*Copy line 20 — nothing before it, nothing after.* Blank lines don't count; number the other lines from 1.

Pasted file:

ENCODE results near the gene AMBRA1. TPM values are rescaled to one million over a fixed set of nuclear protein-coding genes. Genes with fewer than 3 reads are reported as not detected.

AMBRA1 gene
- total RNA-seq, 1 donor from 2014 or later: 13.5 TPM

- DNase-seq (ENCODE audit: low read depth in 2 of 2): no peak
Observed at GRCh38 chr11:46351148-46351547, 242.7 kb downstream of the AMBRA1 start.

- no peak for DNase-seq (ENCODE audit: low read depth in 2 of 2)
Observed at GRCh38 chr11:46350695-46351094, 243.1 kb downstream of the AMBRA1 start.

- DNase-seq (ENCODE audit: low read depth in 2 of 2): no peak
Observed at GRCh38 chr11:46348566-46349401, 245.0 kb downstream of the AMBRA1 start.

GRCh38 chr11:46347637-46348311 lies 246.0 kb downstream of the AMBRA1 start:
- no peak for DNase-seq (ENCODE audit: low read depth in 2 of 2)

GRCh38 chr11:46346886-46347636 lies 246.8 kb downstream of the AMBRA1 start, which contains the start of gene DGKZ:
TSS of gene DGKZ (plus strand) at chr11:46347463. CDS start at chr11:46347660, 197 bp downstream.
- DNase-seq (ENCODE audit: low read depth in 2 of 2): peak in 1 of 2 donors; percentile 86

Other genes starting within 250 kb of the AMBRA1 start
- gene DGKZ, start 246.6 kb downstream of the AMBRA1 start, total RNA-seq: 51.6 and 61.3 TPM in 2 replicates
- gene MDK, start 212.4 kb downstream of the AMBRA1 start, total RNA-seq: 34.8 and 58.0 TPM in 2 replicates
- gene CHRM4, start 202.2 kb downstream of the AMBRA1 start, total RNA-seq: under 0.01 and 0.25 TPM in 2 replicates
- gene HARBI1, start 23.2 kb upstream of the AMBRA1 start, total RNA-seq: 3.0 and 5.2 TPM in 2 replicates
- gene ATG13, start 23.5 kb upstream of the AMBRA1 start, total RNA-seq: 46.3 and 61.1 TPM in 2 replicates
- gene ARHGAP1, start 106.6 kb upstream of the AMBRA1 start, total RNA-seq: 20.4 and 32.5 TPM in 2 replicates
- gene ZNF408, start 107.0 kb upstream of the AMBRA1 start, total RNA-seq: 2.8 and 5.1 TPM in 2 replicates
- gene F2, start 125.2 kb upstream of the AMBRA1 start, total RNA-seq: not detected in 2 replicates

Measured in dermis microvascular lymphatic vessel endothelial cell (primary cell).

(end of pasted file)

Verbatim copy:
- gene ATG13, start 23.5 kb upstream of the AMBRA1 start, total RNA-seq: 46.3 and 61.1 TPM in 2 replicates